May 2012 - Posts - Jon Galloway

May 2012 - Posts

Why I Taught My Daughter To Code (A Little)


Imagine a world in which very few people knew how to read or write. You kept to certain parts of town because you couldn't read a map or a street sign. When you needed to sign a contract, you just asked what it said and had to take it on faith. A lot of your experience was based on legend and rumor. Books, and the information in them, were mystical. Sometimes you suspected they were being used against you, but you never really knew.

There was definitely plenty of work around, but some high end jobs weren't remotely possible - not just clerical work, but professions that required a lot of information management, like the medical and legal professions.

Please don't tell me not to learn to code

Over this past year, there have been commentary back and forth on whether everyone should learn to code. A few free, interactive sites like Codecademy popped up which made it easy to start learning some basic coding. I was a big fan - I helped my eleven year old daughter go through it, and we both agreed it was great. More on that later.

Then Codecademy launched Code Year - a grand plan to teach hundreds of thousands of people to code. It was a big hit - even NYC's mayor signed up.

But no good deed goes unpunished, and there's been some snarky criticism from - you guessed it - professional coders. The latest if Jeff Atwood's post, Please Don't Learn To Code.

Hogwash. Learning some basic coding is an excellent investment of anyone's time.

Easy on the Straw Men

It's "please don't hear what I'm not saying" time.

I don't think that the general populace needs to be proficient at writing code. It would be silly to argue Mayor Bloomberg shouldn't be slinging Javascript on the job (as Jeff does). That's not at all the goal. Nobody's saying that everyone should become a programmer.

What I - and others - are saying is that learning some basic coding skills is an excellent investment of anyone's time. I'll make two arguments:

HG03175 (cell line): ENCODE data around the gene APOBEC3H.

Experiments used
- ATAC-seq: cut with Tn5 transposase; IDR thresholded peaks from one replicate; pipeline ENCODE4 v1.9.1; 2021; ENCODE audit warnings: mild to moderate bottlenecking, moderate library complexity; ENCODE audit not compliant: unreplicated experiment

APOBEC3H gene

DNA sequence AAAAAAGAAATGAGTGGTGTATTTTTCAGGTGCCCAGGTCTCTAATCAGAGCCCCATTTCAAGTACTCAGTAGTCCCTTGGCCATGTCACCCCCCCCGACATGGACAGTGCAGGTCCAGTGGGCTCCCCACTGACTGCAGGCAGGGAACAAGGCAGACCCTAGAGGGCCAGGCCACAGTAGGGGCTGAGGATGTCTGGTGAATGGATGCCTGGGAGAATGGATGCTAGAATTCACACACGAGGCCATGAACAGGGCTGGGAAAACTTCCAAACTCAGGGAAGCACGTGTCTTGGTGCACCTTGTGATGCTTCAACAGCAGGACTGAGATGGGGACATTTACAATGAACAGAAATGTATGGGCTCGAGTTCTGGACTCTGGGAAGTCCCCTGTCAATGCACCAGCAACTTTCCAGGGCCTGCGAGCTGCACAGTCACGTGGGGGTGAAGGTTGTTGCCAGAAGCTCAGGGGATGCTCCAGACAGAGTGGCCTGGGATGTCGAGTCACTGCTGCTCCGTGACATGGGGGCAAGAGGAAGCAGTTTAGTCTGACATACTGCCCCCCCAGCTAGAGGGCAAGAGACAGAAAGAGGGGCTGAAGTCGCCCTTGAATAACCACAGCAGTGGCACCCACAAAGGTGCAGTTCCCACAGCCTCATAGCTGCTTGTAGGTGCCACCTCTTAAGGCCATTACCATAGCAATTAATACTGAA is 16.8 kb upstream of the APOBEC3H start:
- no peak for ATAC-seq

• Understanding computers (including all the computing devices and products that surround us) is of huge and growing benefit to everyone.
  • Basic programming is an excellent way to gain some of that understanding.

Computer Literacy as a Basic Life Skill - Right Now

Right now, pretty much every part of life is in some way affected by computers - most pretty heavily. Shopping, socializing, medicine, education, law, entertainment and more are all at the very least affected by computers and the internet. My three daughters had a use for basic computer skills long before math would do them any good.

This only gets more intense with increasing age. Teenagers can greatly profit from computer expertise and tech savvy. It's hard to imagine a college program (at least one with any practical application) that didn't involve a hefty amount of computer usage - from basic internet research and word processing on up to simulation and research.

Most careers (in the industrial world) involve some amount of information management, and workers in these professions who have some computer skill can often be a lot more effective. That includes areas where even a decade ago people might not have expected to see computers - agriculture, construction, family-run restaurants.

I've talked with countless "civilians" who have profited from computer skills over the years - a real estate appraiser who figured out how to automate using Excel and worked circles around his colleagues, film makers and musicians who figured out how to record, market and distribute on the internet, non-techies who sell things online, a school facilities manager who figured out how to cut costs significantly using computer security and automation.

And many of those people had new doors and careers open to them due to their new-found computer skills. When the real estate market slowed down, the appraiser jumped right into a technology job. Heck, learning to code on my own - starting with my grade school's Apple II - gave me the option to jump into a computer career after I got out of the Navy (in a technical but not computer related field).

Computer Literacy as an Absolute Essential in the Very Near Future

"The future is already here — it's just not very evenly distributed."

- William Gibson

It should be obvious to anyone paying attention that computers have become a huge part of our daily lives, and that trend is rapidly accelerating.

I'm reading Physics of the Future (Michio Kaku). It's a fascinating book in which Michio points to obvious trends and extrapolates where things are going in the near future. In many cases, even a very conservative estimate - or even a look around - shows that every part of life will soon involve interacting with computers and the internet. He points out that global powers during World War II would have killed for the computational power in a simple musical birthday card. Now, we just throw them away. Average mobile phones rival supercomputers from the not-too-distant past, and they're connected to a growing internet and GPS satellites. In the next few decades, computers will continue to shrink and become integrated into everything we interact with.